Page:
The Commonwealth of Virginia is home to more U.S. Presidents (eight) than any other state, though only one in the twentieth century (Woodrow Wilson). One of the thirteen original colonies, Virginia was home to Jamestown, the first permanent settlement in the Americas by the British; Yorktown, the last battle of the American War for Independence; and more battles during the Civil War than any other state. It was during the latter war that northern counties of Virginia decided against seceding from the Union, a decision which was upheld by the Supreme Court, thus laying the groundwork for the state of West Virginia. Geographically, the Blue Ridge Mountains dissect Virginia from north to south. The fertile and historic Shenandoah Valley follows the spine of the Blue Ridge to the east and the Allegheny Mountains to the west. A narrow slice of land on the Delmarva Peninsula is composed of two Virginia counties and is known as the 'Eastern Shore of Virginia'.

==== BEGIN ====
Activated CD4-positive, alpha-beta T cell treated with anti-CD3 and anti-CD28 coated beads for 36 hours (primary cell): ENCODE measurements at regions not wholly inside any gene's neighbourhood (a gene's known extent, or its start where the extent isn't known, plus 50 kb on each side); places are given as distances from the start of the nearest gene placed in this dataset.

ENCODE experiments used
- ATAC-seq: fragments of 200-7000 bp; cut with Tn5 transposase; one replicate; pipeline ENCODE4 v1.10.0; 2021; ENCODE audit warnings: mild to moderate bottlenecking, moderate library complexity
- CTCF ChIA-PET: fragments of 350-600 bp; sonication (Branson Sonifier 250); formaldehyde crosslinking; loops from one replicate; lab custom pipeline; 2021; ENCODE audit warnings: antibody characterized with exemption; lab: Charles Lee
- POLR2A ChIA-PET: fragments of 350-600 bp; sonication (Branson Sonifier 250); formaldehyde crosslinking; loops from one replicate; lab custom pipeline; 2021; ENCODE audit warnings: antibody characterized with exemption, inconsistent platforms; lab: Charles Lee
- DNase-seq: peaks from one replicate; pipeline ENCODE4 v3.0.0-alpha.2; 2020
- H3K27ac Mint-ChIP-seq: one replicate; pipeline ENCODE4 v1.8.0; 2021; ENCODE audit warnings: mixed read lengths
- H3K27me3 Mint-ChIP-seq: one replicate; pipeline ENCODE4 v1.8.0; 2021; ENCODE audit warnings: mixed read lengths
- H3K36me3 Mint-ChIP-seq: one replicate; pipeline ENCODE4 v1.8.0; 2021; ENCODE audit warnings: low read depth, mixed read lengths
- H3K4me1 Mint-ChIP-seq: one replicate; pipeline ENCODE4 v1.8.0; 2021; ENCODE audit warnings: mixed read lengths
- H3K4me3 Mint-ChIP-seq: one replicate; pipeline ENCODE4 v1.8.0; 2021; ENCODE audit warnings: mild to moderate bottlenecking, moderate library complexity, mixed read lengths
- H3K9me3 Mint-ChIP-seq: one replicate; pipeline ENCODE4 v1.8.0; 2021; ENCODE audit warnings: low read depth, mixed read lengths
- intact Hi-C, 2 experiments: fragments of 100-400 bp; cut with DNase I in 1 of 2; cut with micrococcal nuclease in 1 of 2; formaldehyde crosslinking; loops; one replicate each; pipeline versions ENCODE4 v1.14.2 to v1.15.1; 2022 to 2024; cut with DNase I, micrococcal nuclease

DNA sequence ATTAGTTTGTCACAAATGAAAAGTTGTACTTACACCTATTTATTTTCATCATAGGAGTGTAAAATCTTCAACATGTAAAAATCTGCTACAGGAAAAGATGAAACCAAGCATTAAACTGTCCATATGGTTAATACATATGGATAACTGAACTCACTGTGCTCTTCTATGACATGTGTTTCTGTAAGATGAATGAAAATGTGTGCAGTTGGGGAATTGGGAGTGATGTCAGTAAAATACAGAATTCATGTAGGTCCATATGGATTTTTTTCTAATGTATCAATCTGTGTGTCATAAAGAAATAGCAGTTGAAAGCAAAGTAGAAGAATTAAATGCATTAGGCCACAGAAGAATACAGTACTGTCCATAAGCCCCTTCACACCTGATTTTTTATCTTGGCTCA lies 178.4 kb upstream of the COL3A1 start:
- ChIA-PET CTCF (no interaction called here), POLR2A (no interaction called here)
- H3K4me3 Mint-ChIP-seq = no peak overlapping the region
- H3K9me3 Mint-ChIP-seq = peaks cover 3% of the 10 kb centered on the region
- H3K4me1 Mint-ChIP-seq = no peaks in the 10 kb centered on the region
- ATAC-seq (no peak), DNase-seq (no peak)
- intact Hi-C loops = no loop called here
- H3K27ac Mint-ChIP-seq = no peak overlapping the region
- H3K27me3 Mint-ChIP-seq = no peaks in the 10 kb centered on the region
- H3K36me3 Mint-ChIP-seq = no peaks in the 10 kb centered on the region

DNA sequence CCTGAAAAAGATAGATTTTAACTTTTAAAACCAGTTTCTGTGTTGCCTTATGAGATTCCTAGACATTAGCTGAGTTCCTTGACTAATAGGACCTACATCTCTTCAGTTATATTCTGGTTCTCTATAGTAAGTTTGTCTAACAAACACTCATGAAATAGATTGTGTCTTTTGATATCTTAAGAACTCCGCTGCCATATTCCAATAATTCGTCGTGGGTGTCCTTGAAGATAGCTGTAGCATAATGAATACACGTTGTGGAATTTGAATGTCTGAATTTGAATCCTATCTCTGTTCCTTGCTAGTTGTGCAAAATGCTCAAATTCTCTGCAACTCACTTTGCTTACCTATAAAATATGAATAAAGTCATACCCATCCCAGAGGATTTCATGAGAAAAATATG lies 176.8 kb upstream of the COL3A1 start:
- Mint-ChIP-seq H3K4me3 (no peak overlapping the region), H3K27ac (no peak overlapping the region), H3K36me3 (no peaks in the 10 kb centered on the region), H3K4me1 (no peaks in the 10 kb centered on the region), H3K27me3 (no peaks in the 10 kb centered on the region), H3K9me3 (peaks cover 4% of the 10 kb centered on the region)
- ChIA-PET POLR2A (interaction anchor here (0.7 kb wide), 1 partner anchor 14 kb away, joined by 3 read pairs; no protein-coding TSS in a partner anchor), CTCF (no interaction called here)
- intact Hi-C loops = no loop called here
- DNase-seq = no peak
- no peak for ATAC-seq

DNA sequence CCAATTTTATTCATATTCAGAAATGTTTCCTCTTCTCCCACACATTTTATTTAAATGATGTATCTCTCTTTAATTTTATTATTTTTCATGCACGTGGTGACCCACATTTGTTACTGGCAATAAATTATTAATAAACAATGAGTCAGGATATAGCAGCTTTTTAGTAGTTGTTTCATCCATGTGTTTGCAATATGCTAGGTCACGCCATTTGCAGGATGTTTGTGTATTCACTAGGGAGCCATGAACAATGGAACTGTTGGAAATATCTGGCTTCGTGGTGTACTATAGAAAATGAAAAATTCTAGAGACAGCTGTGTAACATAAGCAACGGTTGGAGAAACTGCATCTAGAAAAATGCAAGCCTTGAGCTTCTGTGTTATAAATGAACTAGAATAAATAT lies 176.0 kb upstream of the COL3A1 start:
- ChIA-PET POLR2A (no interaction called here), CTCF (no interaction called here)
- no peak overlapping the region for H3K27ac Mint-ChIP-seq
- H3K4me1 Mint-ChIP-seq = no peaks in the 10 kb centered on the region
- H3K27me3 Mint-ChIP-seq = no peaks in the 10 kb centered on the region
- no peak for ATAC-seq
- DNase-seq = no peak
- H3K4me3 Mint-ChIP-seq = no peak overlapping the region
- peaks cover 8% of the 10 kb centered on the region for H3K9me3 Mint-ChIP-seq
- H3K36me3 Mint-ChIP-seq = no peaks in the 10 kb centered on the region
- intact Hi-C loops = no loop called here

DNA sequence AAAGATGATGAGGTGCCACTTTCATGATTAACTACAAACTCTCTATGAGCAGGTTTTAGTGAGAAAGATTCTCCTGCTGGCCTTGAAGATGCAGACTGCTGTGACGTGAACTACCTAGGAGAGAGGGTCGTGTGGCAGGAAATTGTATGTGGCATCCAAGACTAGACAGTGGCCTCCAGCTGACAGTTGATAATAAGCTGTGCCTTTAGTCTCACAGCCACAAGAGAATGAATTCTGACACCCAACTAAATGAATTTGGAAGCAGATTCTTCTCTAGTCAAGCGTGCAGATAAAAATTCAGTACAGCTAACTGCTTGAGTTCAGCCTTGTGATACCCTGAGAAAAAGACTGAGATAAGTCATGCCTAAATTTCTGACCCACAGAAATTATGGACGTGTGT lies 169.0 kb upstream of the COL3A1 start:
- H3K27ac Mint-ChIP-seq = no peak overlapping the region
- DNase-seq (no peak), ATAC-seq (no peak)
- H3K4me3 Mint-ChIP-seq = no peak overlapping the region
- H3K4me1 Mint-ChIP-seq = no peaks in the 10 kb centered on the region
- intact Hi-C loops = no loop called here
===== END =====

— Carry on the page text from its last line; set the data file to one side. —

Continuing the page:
The population of Virginia is concentrated in the eastern half of the state: in the north around Alexandria and Arlington; in the east-central region around the capital Richmond; and in the extreme southeast around the cities of Norfolk and, the state's largest city, Virginia Beach. The largest reported ancestry in the 2000 Census was African-American at around 20% of the population (during slavery, the African-American population was around 50%). There are rapidly growing populations of Asian-Americans and Hispanics around the northern suburbs of Washington DC. It is in this area where a significant number of governmental professionals and diplomats reside and maintain offices. Virginia's economy is well diversified and includes tobacco farming and machine manufacturing, as well as defense contracting and computer technology in the north. The headquarters of the U.S. Central Intelligence Agency, known to some as 'Langley', is also located in Northern Virginia.